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Sunday, July 21, 2019  Spokane, Washington  Est. May 19, 1883
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What labor shortage? Robot apple pickers on the way

By Mike Irwin Wenatchee World

WENATCHEE – Worry over ag labor shortages could be a thing of the past if two engineering firms hit goals to market robotic fruit-picking machines by 2019.

The two competing companies – Abundant Robotics Inc. in California and Israel-based FFRobotics – have plans to manufacture and market commercial robotic harvesters sometime in the next 18 to 24 months, representatives told a global audience of fruit growers here Thursday.

The two reps gave presentations to hundreds of orchardists, packers and shippers from 13 countries gathered last week in Wenatchee for the 60th Annual Conference of the International Fruit Tree Association.

The presentations on Thursday focused mostly on apple harvesting, but both reps said the machines could be adapted to pick other fruit – oranges, peaches and maybe even cherries.

Advantages of automation include no pickers’ bags, no ladders, no hauling to distant bins, less bruising and – depending on operator schedules – the possibility of 24-hour harvesting. Manufacturers are aiming for a 2-year return on investment, with the cost of machine harvesting equal to or less than human crews.

“The ultimate goal is for our machines to be as good as humans when it comes to harvesting,” said Dan Steere, co-founder and CEO of Abundant Robotics. “We seem to be on track.”

In a video presentation, Steere showed Abundant harvesters using a vacuum system to softly pluck – or suck – fruit from orchard trellis systems loaded with Galas and Fujis. Cameras and sensors guide the machine to pick fruit of the right size and quality with accuracy that’s nearly equal to that of human workers.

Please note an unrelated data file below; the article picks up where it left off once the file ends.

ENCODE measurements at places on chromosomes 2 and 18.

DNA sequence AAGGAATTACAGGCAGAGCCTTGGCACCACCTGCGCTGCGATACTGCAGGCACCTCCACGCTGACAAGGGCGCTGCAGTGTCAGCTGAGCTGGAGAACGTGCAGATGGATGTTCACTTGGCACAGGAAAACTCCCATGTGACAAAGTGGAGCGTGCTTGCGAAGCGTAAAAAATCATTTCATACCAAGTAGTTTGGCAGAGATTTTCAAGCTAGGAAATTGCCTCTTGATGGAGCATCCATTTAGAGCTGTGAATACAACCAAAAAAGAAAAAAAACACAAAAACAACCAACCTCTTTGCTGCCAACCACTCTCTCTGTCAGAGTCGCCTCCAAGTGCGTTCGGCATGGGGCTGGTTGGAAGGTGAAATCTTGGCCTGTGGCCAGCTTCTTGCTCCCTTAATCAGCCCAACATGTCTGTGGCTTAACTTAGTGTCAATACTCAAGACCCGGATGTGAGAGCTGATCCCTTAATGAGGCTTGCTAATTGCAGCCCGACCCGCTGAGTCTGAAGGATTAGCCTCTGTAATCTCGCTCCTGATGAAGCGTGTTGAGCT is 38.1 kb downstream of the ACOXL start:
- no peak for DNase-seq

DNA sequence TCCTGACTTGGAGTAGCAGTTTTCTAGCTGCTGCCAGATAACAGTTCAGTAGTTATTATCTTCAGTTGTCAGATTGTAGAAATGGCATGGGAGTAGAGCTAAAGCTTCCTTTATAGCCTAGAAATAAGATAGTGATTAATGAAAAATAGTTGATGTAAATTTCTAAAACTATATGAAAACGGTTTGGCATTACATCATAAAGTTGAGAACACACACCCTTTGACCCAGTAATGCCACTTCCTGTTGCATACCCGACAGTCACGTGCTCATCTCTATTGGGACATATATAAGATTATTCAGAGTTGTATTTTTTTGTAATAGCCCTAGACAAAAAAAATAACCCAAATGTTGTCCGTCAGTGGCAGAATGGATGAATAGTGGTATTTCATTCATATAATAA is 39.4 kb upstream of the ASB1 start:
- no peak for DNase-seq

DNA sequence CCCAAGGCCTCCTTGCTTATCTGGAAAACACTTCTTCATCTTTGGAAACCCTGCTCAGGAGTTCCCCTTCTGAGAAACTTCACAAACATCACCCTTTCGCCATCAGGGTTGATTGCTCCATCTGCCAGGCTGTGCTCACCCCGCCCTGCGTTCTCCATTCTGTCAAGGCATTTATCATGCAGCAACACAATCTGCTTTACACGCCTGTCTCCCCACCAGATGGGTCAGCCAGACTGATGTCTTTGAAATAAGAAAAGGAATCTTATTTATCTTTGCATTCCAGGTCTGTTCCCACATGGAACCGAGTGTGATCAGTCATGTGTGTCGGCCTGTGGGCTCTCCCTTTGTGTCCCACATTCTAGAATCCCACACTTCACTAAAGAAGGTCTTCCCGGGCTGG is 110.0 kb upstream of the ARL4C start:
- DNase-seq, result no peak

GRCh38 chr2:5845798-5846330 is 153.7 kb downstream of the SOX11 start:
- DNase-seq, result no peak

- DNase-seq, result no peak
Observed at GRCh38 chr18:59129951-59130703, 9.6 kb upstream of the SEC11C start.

Modern trellis-and-wire orchard systems “will drive future automation in the fruit industry,” said Steere. Orchards designed today for maximum efficiency in pruning, thinning and harvesting will likely determine the engineering of mechanical harvesters – what they look like, how they work – for years to come.

Fruit growers have become comfortable that this type of robotic automation is no longer “speculative,” said Steere. “It’s here now. It’s on your doorstep.”

Avi Kahani, co-founder and CEO of FFRobotics, said mechanical harvesters will bring “a paradigm shift” to international fruit industries as prototype machines evolve and efficiencies develop.

FFRobotics has engineered a harvester that uses robotic arms with three-fingered grippers to gently grab fruit and either twist it (apples) or clip it (oranges) from the branch. Using anywhere from four to 12 robotic arms, the machine will pick 10,000 apples an hour.

The idea behind the FFRobotics harvester, said Kahani, “is to have one machine able to harvest multiple types of crops. Depending on the fruit, growers can change the software, not the machine.”

No matter the type of machine, said the robotics experts, harvesting 100 percent of crop by automated harvester probably isn’t in the cards. More realistically, machines will be able to pick 80 to 90 percent of fruit on a trellis row, with the rest left for manual – make that human – picking crews.

Final size and performance specs on each machine – along with prices – will be revealed in coming months, said the reps.

“Orchards are ready for mechanical harvesting,” said Kahani, referring to trellis systems now common on fruit acreage. “Now the machines are nearly ready, too, and they’re on their way.”

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